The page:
Assuring that ‘Qaumi Sehat Card Program’ would not be scrapped by the coalition government, Federal Health Minister Abdul Qadir Patel Friday said.

Assuring that ‘Qaumi Sehat Card Program’ would not be scrapped by the coalition government, Federal Health Minister Abdul Qadir Patel Friday said services being provided to people under the Qaumi Sehat Card Program will continue despite issues with the scheme, and claimed that Sindh government was also considering to launch its own health insurance scheme for the people living below poverty line.

“Rumours are being spread that we are going to scrap the Sehat Card Scheme. This is not true and no such decision has been made. We don’t believe taking actions on basis of political differences. Recently I issued a supplementary grant despite the fact that this scheme is full of flaws”, Abdul Qadir Patel told newsmen at Karachi Press club (KPC) on Friday.

Prior to talking to media, the Federal Health Minister held a detailed meeting with the KPC office-bearers, as well as, its health and environment committee, and listened to their issues and assured them his full support in resolving their problems.

Secretary Karachi Press Club (KPC) Muhammad Rizwan Bhatti requested the federal minister to introduce Sehat Card scheme for the members of the club, upon which Qadir Patel assured the him that he would consider the same for the journalist fraternity.

He also assured that issues facing in the housing scheme of 211 members of KPC would be resolved soon.

Pointing out the flaws in the Qaumi Sehat Card Scheme, he maintained that every person has been given the health card irrespective of his or her social status, adding that even the richest people who could afford medical treatment on their own expense were enjoying the free treatment facilities, which could overburden on the health system. However, he added that despite these issues in the health program, they have decided to keep it continuing keeping in view the sufferings of poor people.

Commenting on World Health Organization’s recent report in which it said that several countries including Pakistan underreported deaths due to COVID-19, the health minister categorically denied that Pakistan underreported the COVID-19 deaths, saying there could be 5000 to 6000 more deaths during the pandemic in Pakistan but it could never be around 260,000, the figure quoted by the WHO experts.

“It is very easy for me to blame the previous government that they hid the actual deaths during the COVID-19 but I’m not going to do that. There are around 31,000 deaths due to COVID-19 and this figure is very close to be accurate. We have an excellent system to count the mortalities as we even check the record of graveyards where people are laid to rest. There could be a difference of 5000 to 6000, which could not be reported due to a variety of reasons but claiming that the figure was eight times higher than actual is not true,” he added.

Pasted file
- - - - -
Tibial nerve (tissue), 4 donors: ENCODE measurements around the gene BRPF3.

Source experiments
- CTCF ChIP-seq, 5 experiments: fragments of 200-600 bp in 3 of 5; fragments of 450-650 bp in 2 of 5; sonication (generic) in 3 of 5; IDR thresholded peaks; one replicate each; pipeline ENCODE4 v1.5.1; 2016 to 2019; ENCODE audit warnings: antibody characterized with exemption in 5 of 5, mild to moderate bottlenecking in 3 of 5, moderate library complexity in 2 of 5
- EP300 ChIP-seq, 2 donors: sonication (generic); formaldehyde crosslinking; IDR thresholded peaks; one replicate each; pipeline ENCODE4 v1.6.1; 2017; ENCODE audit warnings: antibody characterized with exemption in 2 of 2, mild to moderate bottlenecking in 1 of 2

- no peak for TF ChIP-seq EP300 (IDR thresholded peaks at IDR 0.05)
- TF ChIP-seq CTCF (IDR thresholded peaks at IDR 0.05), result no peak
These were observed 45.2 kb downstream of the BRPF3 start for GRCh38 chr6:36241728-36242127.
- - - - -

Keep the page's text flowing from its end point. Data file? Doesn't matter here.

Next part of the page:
Hinting at deregulating the prices of medicines in Pakistan, he said bringing down prices of medicines was a challenge as normally, it is very hard to lower the prices of products and services in Pakistan. He added that they were working on an ‘alternate strategy’ to deal with this issue.

“We are working on a strategy where there would be no need to fix prices by the government or the Drug Regulatory Authority of Pakistan. By deregulating the prices, an environment of competition would automatically result in lowering the prices of medicines in the country,” he informed. He also claimed that he turned down a summary to increase the price of a drug recently, saying he could not overburden the people within a few weeks of assuming his office.

When asked about Sindh government’s objections on Pakistan Medical Commission (PMC), he said there is no representation of Sindh in the PMC and added that this institution is not capable of conducting Medical and Dental College Admission Test (MDCAT) of around two hundred thousand students, simultaneously.

“Actually, the previous government established it through an Act of Parliament and in this regard, we need to make an amendment in the law. We are discussing this issue with the coalition partners, and once we agreed to an appropriate amendment regarding PMC, we would get the law amended as per the aspirations of the provinces, parents and students”, he added.

Responding to a query regarding three major Karachi’s hospitals including Jinnah Postgraduate Medical Centre (JPMC), National Institute of Cardiovascular Diseases (NICVD) and National Institute of Child Health (NICH), Abdul Qadir Patel said they would sign a Memorandum of Understanding (MoU) with the Sindh government to let it continue running and managing these institutions.

“The previous government kept this issue in limbo and despite planning to take over these health facilities, it provided no funds for these health facilities. Sindh government is running these facilities excellently and people from entire Pakistan are coming to these institutions for treatment and we are not going to interrupt it,” he maintained.

This news was originally published by Business Recorder.

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